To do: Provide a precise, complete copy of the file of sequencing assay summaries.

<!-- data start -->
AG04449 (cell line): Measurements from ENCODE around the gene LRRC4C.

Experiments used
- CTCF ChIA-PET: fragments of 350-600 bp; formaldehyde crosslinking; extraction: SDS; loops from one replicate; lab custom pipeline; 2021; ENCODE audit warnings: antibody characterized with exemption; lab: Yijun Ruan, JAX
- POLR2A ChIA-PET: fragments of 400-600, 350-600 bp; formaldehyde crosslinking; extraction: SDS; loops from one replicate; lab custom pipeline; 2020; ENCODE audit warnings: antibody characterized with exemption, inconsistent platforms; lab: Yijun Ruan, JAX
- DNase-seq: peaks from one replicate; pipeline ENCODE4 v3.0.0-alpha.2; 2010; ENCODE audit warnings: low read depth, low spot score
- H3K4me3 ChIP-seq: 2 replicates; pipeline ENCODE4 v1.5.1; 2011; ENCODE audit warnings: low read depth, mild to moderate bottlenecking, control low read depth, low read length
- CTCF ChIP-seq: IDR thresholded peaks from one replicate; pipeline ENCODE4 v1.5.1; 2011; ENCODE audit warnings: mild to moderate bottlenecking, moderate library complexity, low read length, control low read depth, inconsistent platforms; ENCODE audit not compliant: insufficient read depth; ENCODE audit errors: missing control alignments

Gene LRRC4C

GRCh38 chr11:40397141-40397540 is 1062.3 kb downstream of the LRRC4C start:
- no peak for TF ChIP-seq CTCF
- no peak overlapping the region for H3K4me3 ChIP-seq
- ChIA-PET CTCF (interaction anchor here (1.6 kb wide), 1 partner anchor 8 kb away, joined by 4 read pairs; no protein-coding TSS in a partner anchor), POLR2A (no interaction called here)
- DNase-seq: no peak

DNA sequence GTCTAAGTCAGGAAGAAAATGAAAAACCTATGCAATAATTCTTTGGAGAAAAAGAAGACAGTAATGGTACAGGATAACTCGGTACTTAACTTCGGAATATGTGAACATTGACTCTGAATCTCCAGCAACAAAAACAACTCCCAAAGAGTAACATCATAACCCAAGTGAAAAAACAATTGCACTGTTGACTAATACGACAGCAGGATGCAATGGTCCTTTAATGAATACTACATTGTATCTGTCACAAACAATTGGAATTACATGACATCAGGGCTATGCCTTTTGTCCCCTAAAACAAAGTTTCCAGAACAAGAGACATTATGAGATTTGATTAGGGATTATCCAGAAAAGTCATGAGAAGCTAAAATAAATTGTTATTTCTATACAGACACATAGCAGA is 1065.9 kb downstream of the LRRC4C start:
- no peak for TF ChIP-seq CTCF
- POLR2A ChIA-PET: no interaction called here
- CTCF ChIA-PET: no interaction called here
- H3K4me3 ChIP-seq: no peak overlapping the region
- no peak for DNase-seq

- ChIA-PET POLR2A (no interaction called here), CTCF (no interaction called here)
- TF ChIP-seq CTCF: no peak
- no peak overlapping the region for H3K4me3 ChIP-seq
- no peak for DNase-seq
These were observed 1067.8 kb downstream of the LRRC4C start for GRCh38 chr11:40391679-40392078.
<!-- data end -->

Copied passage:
AG04449 (cell line): Measurements from ENCODE around the gene LRRC4C.

Experiments used
- CTCF ChIA-PET: fragments of 350-600 bp; formaldehyde crosslinking; extraction: SDS; loops from one replicate; lab custom pipeline; 2021; ENCODE audit warnings: antibody characterized with exemption; lab: Yijun Ruan, JAX
- POLR2A ChIA-PET: fragments of 400-600, 350-600 bp; formaldehyde crosslinking; extraction: SDS; loops from one replicate; lab custom pipeline; 2020; ENCODE audit warnings: antibody characterized with exemption, inconsistent platforms; lab: Yijun Ruan, JAX
- DNase-seq: peaks from one replicate; pipeline ENCODE4 v3.0.0-alpha.2; 2010; ENCODE audit warnings: low read depth, low spot score
- H3K4me3 ChIP-seq: 2 replicates; pipeline ENCODE4 v1.5.1; 2011; ENCODE audit warnings: low read depth, mild to moderate bottlenecking, control low read depth, low read length
- CTCF ChIP-seq: IDR thresholded peaks from one replicate; pipeline ENCODE4 v1.5.1; 2011; ENCODE audit warnings: mild to moderate bottlenecking, moderate library complexity, low read length, control low read depth, inconsistent platforms; ENCODE audit not compliant: insufficient read depth; ENCODE audit errors: missing control alignments

Gene LRRC4C

GRCh38 chr11:40397141-40397540 is 1062.3 kb downstream of the LRRC4C start:
- no peak for TF ChIP-seq CTCF
- no peak overlapping the region for H3K4me3 ChIP-seq
- ChIA-PET CTCF (interaction anchor here (1.6 kb wide), 1 partner anchor 8 kb away, joined by 4 read pairs; no protein-coding TSS in a partner anchor), POLR2A (no interaction called here)
- DNase-seq: no peak

DNA sequence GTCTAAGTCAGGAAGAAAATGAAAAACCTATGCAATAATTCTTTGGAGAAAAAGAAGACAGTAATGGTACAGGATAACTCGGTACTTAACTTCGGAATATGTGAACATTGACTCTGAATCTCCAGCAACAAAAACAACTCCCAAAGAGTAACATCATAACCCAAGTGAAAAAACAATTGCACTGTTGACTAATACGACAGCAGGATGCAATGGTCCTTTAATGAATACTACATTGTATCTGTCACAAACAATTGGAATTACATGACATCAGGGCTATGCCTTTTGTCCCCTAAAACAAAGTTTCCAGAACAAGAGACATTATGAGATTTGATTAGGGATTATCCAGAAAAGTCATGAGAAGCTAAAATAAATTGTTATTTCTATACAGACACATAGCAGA is 1065.9 kb downstream of the LRRC4C start:
- no peak for TF ChIP-seq CTCF
- POLR2A ChIA-PET: no interaction called here
- CTCF ChIA-PET: no interaction called here
- H3K4me3 ChIP-seq: no peak overlapping the region
- no peak for DNase-seq

- ChIA-PET POLR2A (no interaction called here), CTCF (no interaction called here)
- TF ChIP-seq CTCF: no peak
- no peak overlapping the region for H3K4me3 ChIP-seq
- no peak for DNase-seq
These were observed 1067.8 kb downstream of the LRRC4C start for GRCh38 chr11:40391679-40392078.